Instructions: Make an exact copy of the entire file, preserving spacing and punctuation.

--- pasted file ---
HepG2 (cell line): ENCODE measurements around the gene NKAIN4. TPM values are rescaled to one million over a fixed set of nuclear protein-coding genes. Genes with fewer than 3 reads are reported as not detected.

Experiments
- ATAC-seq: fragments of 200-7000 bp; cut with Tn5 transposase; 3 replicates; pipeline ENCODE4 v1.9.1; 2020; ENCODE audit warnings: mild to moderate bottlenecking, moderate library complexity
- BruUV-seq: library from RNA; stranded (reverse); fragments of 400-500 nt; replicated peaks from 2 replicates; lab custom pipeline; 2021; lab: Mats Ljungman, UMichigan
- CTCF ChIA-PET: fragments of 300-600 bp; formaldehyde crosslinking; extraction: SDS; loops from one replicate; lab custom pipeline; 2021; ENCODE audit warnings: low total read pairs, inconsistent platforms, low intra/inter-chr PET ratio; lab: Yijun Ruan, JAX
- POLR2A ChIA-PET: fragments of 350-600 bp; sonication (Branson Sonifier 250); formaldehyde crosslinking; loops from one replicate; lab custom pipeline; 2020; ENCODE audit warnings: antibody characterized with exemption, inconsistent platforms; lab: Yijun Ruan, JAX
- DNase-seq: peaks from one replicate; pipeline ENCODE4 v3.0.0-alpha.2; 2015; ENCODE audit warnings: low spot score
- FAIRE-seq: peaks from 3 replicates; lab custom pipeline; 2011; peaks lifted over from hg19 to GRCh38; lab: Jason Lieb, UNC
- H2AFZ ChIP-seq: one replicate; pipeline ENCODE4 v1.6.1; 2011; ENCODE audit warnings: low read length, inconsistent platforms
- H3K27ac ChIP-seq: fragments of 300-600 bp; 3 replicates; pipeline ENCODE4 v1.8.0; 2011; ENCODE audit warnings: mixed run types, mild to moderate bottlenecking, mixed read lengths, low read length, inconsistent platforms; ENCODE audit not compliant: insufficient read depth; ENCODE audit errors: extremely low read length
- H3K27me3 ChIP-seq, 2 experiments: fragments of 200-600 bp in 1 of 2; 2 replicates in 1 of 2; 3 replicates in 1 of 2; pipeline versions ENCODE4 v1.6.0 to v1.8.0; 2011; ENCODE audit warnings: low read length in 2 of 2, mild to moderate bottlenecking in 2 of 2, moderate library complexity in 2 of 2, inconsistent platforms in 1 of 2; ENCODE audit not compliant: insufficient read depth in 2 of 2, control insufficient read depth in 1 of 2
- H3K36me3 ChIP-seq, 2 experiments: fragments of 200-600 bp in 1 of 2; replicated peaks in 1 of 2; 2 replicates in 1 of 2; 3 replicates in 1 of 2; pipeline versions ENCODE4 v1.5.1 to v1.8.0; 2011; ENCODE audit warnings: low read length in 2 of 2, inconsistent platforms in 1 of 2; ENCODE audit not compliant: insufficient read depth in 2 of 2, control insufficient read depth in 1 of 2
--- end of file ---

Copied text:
HepG2 (cell line): ENCODE measurements around the gene NKAIN4. TPM values are rescaled to one million over a fixed set of nuclear protein-coding genes. Genes with fewer than 3 reads are reported as not detected.

Experiments
- ATAC-seq: fragments of 200-7000 bp; cut with Tn5 transposase; 3 replicates; pipeline ENCODE4 v1.9.1; 2020; ENCODE audit warnings: mild to moderate bottlenecking, moderate library complexity
- BruUV-seq: library from RNA; stranded (reverse); fragments of 400-500 nt; replicated peaks from 2 replicates; lab custom pipeline; 2021; lab: Mats Ljungman, UMichigan
- CTCF ChIA-PET: fragments of 300-600 bp; formaldehyde crosslinking; extraction: SDS; loops from one replicate; lab custom pipeline; 2021; ENCODE audit warnings: low total read pairs, inconsistent platforms, low intra/inter-chr PET ratio; lab: Yijun Ruan, JAX
- POLR2A ChIA-PET: fragments of 350-600 bp; sonication (Branson Sonifier 250); formaldehyde crosslinking; loops from one replicate; lab custom pipeline; 2020; ENCODE audit warnings: antibody characterized with exemption, inconsistent platforms; lab: Yijun Ruan, JAX
- DNase-seq: peaks from one replicate; pipeline ENCODE4 v3.0.0-alpha.2; 2015; ENCODE audit warnings: low spot score
- FAIRE-seq: peaks from 3 replicates; lab custom pipeline; 2011; peaks lifted over from hg19 to GRCh38; lab: Jason Lieb, UNC
- H2AFZ ChIP-seq: one replicate; pipeline ENCODE4 v1.6.1; 2011; ENCODE audit warnings: low read length, inconsistent platforms
- H3K27ac ChIP-seq: fragments of 300-600 bp; 3 replicates; pipeline ENCODE4 v1.8.0; 2011; ENCODE audit warnings: mixed run types, mild to moderate bottlenecking, mixed read lengths, low read length, inconsistent platforms; ENCODE audit not compliant: insufficient read depth; ENCODE audit errors: extremely low read length
- H3K27me3 ChIP-seq, 2 experiments: fragments of 200-600 bp in 1 of 2; 2 replicates in 1 of 2; 3 replicates in 1 of 2; pipeline versions ENCODE4 v1.6.0 to v1.8.0; 2011; ENCODE audit warnings: low read length in 2 of 2, mild to moderate bottlenecking in 2 of 2, moderate library complexity in 2 of 2, inconsistent platforms in 1 of 2; ENCODE audit not compliant: insufficient read depth in 2 of 2, control insufficient read depth in 1 of 2
- H3K36me3 ChIP-seq, 2 experiments: fragments of 200-600 bp in 1 of 2; replicated peaks in 1 of 2; 2 replicates in 1 of 2; 3 replicates in 1 of 2; pipeline versions ENCODE4 v1.5.1 to v1.8.0; 2011; ENCODE audit warnings: low read length in 2 of 2, inconsistent platforms in 1 of 2; ENCODE audit not compliant: insufficient read depth in 2 of 2, control insufficient read depth in 1 of 2